Charles Darwin

Theory Of Evolution

Charles Darwin

Charles Darwin was born February 12, 1809. Charles Darwin was famous for his theory of evolution. He figured out that living things evolve over millions of years and the only the strongest survive. But he didn't tell the world, not one person, the biggest biological finding for twenty years. Charles Darwin was a very strange man. Charles Darwin secluded himself from the world. He was afraid of almost everything. A few of his phobias were: Arachibutyrophobia fear of peanut butter sticking to the top of the mouth, Arithmophobia fear of numbers, Agoraphobia fear of living in a house, Nephophobia fear of clouds, and Deipnophobia fear of gravity. Charles Darwin had many illnesses. For fifty years, he suffered from nausea, headaches, dizziness, numbness, boils, eczema, palpitations, insomnia, depression, and gas. The doctors couldn't figure out what was wrong, until he started having seizures. He was diagnosed with Angina. Blood to his heart was blocked and the doctors could do nothing about it at that point in time. Angina is a sign of Coronary Artery Disease. It can be treated today, depending on the severity. He died of a heart attack on April 19, 1882 at age 73.

Interesting facts about Charles Darwin

Darwin was born on the same day as Abraham Lincoln.

Both Darwin and Lincoln were born on February 12, 1809, but in much different settings. While America’s 16th president was born in a rude log cabin in the Kentucky wilderness, Darwin was born in a grand Georgian house on an estate overlooking the River Severn and the medieval market town of Shrewsbury, England.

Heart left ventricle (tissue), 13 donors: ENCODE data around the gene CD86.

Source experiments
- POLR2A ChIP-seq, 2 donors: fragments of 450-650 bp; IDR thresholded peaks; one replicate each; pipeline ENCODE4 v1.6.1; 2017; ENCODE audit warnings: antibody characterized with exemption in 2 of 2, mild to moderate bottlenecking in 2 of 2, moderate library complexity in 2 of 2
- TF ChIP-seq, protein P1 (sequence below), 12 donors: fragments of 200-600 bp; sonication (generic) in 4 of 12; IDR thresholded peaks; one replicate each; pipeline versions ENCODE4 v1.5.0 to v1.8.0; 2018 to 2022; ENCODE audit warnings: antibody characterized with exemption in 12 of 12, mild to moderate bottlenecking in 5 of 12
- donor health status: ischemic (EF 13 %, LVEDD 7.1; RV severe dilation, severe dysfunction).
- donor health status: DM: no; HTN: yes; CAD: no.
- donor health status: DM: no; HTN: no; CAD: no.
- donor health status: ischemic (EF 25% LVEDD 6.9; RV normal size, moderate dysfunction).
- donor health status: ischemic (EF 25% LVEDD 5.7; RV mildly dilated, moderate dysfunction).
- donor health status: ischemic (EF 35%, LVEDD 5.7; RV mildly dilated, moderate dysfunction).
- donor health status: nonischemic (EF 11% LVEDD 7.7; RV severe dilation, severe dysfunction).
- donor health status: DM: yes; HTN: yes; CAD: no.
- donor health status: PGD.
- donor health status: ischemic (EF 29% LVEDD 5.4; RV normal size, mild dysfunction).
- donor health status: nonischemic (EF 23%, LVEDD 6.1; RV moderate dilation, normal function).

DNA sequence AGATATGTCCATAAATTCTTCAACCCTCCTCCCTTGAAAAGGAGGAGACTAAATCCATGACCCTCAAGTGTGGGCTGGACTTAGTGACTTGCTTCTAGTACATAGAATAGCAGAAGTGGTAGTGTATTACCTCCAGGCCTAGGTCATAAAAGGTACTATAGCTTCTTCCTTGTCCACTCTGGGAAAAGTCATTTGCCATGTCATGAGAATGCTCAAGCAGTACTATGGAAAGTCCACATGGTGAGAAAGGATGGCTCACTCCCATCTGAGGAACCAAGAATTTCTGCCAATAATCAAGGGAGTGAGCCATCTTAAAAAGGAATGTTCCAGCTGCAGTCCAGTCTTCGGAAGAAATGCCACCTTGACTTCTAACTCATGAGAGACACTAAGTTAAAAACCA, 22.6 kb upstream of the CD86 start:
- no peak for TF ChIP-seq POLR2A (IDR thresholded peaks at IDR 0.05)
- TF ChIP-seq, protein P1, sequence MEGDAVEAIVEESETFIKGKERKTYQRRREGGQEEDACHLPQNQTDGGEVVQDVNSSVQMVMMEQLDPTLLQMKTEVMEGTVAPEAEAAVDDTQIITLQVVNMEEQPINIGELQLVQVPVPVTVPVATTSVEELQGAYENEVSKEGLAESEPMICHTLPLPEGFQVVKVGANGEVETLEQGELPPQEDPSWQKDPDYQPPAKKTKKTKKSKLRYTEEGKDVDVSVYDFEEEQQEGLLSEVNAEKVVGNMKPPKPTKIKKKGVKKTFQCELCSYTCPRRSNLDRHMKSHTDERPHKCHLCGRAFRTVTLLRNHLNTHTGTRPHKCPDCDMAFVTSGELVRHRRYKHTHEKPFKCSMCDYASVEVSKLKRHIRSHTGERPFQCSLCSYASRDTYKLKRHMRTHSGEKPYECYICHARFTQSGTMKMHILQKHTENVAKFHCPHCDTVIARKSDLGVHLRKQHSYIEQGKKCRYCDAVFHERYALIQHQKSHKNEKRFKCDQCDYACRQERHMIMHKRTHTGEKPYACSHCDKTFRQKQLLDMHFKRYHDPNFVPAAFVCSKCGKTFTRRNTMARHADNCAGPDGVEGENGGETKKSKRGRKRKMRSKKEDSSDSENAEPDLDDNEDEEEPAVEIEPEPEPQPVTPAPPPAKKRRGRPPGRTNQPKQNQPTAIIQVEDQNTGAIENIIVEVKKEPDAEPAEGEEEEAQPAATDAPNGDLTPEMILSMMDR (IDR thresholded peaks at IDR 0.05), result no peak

He dined on exotic animals.
Darwin not only studied an eclectic menagerie of animals from around the globe, he ate them as well. As a student at Cambridge, he formed the Gourmet Club, also known as the Glutton Club, for the purpose of dining on “birds and beasts, which were before unknown to human palate.” Darwin ate hawk and bittern but couldn’t choke down a brown owl that was served. While circumnavigating the globe on HMS Beagle, Darwin continued his adventurous eating by snacking on armadillo, ostrich and puma (“remarkably like veal in its taste,” he described).

Darwin appears on the 10-pound note.

Since 2000, a portrait of a bearded Darwin has appeared on the back of the British 10-pound note along with an image of HMS Beagle, a magnifying lens and flora and fauna seen on his travels. The Bank of England announced in 2013, however, that author Jane Austen will replace Darwin on the note, likely beginning in 2017.

Work cited

Bragg, Georgia, and Kevin O'Malley. How They Croaked: The Awful Ends of the Awfully Famous. New York: Walker, 2011. Print.


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